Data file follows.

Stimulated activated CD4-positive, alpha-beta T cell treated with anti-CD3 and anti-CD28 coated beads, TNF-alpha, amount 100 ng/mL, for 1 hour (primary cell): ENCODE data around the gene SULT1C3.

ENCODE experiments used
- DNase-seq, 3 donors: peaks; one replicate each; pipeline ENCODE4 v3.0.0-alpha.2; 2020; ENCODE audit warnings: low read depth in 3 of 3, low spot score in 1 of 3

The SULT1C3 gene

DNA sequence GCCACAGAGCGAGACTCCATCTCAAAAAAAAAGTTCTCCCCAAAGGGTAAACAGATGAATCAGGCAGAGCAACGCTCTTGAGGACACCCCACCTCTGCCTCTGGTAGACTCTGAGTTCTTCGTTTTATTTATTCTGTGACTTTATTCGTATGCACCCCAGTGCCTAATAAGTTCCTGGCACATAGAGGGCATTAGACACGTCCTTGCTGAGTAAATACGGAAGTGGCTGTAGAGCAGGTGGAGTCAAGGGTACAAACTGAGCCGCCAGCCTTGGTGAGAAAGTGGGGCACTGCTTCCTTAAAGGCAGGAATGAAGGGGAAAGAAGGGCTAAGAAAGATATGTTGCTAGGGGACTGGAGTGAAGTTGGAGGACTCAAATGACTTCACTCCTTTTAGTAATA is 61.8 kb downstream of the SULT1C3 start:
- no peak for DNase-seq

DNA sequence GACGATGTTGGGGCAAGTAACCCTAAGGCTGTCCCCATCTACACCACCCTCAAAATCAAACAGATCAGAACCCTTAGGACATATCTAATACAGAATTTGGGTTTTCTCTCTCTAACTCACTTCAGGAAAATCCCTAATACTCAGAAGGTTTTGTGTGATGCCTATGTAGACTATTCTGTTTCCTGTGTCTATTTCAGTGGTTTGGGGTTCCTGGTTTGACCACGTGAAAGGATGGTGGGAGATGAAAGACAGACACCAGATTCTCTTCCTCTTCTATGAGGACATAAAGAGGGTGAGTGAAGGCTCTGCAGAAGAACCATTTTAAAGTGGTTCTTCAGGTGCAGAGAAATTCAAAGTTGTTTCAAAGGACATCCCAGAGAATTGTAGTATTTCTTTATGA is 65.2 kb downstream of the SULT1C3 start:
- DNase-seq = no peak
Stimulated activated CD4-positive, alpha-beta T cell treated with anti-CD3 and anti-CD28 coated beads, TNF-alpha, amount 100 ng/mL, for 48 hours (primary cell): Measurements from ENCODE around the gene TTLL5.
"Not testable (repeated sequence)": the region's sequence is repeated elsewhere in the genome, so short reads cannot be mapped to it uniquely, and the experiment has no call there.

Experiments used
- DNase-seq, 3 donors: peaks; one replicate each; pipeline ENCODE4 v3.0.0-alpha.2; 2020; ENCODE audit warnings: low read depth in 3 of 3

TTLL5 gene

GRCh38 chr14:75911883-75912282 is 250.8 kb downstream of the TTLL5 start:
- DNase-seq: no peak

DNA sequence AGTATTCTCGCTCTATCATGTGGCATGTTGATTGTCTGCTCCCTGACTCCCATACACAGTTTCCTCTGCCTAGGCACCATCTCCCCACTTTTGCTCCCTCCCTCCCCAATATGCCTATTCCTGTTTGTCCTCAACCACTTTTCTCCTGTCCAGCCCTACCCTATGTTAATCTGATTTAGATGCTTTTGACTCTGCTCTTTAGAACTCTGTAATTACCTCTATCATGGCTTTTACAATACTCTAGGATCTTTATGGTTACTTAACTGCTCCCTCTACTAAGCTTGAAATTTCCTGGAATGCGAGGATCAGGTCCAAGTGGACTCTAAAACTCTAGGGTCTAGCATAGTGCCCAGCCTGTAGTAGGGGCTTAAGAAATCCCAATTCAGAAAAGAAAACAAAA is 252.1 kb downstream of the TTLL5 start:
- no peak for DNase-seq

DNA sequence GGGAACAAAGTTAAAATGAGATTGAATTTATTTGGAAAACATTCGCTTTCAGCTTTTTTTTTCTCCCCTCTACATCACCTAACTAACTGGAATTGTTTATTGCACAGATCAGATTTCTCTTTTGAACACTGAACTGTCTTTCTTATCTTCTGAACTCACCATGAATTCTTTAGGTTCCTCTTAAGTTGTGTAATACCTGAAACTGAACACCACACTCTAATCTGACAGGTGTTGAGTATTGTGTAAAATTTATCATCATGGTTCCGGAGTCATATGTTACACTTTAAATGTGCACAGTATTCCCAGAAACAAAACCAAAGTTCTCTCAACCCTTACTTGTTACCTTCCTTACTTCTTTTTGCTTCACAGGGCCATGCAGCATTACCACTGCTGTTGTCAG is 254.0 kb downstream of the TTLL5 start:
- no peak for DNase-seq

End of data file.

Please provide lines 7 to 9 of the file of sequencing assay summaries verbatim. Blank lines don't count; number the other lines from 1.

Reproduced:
DNA sequence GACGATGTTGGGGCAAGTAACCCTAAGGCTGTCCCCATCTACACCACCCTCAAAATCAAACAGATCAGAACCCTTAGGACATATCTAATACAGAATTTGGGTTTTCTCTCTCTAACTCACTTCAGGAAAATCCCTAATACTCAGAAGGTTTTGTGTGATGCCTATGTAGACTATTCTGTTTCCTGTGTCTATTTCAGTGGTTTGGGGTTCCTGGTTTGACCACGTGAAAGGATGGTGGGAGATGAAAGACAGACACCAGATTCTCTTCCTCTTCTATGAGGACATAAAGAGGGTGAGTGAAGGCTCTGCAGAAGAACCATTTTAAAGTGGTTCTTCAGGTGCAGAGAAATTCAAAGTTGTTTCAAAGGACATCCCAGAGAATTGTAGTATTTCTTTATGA is 65.2 kb downstream of the SULT1C3 start:
- DNase-seq = no peak
Stimulated activated CD4-positive, alpha-beta T cell treated with anti-CD3 and anti-CD28 coated beads, TNF-alpha, amount 100 ng/mL, for 48 hours (primary cell): Measurements from ENCODE around the gene TTLL5.